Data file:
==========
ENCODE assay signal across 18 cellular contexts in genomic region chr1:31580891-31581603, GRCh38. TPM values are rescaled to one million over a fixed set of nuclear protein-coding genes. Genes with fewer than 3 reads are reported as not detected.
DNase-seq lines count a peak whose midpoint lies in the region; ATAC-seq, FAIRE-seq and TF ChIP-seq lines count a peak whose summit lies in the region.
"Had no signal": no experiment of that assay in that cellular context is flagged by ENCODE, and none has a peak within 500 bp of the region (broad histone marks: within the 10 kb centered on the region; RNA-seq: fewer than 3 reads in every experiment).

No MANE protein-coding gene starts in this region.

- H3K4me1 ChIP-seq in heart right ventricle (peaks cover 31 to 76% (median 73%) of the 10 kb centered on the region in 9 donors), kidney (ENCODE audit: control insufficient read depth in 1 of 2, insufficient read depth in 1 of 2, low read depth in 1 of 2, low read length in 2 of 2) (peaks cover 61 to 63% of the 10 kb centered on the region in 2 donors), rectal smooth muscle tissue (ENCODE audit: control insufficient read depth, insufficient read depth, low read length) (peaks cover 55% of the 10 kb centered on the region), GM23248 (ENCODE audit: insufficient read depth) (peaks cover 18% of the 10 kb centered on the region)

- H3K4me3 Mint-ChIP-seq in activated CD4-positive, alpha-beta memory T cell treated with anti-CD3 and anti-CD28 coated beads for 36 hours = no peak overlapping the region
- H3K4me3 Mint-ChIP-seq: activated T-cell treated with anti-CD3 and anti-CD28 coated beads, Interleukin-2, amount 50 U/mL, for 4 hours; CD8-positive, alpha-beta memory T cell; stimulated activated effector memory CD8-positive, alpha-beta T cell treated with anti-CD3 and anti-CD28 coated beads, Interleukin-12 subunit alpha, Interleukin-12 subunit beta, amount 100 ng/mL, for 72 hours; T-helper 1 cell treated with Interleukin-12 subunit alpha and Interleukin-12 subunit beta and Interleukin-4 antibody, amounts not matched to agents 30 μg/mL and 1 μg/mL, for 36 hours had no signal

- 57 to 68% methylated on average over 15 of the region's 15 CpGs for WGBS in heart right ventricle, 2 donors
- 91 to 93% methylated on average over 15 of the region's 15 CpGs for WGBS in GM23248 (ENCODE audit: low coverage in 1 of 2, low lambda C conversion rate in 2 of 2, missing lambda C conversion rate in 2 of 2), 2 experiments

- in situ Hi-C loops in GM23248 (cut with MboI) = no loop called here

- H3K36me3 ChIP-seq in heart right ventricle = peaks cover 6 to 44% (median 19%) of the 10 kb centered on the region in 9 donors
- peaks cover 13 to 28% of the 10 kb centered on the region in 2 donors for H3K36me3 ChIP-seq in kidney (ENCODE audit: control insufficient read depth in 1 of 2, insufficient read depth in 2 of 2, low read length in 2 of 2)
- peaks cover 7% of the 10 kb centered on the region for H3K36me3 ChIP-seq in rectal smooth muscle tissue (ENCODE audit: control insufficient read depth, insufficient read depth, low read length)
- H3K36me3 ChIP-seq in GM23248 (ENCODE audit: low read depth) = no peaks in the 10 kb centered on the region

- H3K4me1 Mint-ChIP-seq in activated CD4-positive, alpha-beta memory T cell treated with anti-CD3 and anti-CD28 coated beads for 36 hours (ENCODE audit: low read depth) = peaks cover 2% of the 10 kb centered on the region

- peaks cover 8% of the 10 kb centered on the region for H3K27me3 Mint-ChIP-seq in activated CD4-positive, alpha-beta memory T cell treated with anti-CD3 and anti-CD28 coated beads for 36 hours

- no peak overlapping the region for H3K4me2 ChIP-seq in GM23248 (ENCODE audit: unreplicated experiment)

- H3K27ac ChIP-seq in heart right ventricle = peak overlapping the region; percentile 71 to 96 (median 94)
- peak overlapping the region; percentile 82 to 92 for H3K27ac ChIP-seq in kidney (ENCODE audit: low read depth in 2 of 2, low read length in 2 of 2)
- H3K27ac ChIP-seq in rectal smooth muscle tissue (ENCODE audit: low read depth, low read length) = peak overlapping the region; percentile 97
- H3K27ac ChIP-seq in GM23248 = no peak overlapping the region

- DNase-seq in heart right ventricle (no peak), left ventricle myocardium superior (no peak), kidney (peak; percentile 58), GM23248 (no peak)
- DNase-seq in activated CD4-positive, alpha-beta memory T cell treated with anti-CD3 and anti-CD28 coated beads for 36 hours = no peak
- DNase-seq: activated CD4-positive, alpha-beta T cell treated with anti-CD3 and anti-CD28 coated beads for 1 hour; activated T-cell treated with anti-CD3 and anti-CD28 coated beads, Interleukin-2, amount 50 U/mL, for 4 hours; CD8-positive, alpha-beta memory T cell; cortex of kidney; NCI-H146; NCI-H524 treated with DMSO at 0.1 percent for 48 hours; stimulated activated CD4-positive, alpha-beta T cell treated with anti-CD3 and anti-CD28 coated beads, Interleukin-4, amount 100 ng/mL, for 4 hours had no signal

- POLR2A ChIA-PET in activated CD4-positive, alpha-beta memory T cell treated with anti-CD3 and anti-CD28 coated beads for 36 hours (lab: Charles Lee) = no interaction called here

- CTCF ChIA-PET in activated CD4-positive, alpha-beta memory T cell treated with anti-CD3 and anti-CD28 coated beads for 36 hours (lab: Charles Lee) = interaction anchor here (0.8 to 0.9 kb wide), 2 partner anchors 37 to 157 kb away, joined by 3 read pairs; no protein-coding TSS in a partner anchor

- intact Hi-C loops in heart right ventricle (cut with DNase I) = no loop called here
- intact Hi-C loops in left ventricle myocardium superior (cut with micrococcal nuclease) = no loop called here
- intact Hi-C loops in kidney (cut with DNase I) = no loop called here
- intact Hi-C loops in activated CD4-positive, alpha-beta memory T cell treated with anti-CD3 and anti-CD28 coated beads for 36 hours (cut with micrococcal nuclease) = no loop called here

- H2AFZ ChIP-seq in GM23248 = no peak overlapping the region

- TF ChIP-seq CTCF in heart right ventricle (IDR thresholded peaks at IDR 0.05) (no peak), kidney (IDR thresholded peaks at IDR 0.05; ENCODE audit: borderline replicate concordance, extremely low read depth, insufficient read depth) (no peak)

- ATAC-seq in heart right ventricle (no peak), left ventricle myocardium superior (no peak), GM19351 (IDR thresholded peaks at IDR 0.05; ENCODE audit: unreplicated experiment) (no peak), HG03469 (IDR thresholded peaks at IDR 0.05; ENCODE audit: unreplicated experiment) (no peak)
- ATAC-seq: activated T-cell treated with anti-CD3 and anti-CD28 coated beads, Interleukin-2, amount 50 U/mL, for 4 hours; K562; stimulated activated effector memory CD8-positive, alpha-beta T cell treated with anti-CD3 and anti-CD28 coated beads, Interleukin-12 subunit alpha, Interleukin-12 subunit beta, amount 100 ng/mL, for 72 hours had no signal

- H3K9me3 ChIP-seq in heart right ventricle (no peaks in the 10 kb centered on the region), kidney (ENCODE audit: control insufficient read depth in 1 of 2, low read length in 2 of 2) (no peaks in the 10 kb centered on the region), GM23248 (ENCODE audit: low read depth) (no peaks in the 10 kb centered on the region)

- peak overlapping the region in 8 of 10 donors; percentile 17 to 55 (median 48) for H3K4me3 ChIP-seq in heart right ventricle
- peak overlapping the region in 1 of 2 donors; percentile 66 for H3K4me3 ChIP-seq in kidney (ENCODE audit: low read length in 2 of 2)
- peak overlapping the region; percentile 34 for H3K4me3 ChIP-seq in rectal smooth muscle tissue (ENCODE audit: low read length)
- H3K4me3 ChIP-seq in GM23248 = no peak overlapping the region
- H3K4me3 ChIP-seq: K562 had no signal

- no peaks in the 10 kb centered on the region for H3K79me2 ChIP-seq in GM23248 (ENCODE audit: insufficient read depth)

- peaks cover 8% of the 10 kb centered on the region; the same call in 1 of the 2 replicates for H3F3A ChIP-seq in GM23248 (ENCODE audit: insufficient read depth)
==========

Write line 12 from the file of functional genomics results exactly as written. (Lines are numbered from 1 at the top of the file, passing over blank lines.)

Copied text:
- peaks cover 13 to 28% of the 10 kb centered on the region in 2 donors for H3K36me3 ChIP-seq in kidney (ENCODE audit: control insufficient read depth in 1 of 2, insufficient read depth in 2 of 2, low read length in 2 of 2)